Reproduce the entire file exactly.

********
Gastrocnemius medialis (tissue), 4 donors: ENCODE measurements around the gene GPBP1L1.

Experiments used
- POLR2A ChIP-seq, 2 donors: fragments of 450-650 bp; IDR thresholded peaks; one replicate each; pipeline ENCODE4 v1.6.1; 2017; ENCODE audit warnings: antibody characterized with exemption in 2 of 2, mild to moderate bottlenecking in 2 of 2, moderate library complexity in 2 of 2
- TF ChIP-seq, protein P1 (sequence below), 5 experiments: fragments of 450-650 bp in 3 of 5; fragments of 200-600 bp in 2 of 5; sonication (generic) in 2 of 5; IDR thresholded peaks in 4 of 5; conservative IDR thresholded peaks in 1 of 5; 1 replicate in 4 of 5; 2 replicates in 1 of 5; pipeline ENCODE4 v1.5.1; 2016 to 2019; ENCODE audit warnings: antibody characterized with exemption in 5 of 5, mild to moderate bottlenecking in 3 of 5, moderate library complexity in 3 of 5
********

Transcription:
Gastrocnemius medialis (tissue), 4 donors: ENCODE measurements around the gene GPBP1L1.

Experiments used
- POLR2A ChIP-seq, 2 donors: fragments of 450-650 bp; IDR thresholded peaks; one replicate each; pipeline ENCODE4 v1.6.1; 2017; ENCODE audit warnings: antibody characterized with exemption in 2 of 2, mild to moderate bottlenecking in 2 of 2, moderate library complexity in 2 of 2
- TF ChIP-seq, protein P1 (sequence below), 5 experiments: fragments of 450-650 bp in 3 of 5; fragments of 200-600 bp in 2 of 5; sonication (generic) in 2 of 5; IDR thresholded peaks in 4 of 5; conservative IDR thresholded peaks in 1 of 5; 1 replicate in 4 of 5; 2 replicates in 1 of 5; pipeline ENCODE4 v1.5.1; 2016 to 2019; ENCODE audit warnings: antibody characterized with exemption in 5 of 5, mild to moderate bottlenecking in 3 of 5, moderate library complexity in 3 of 5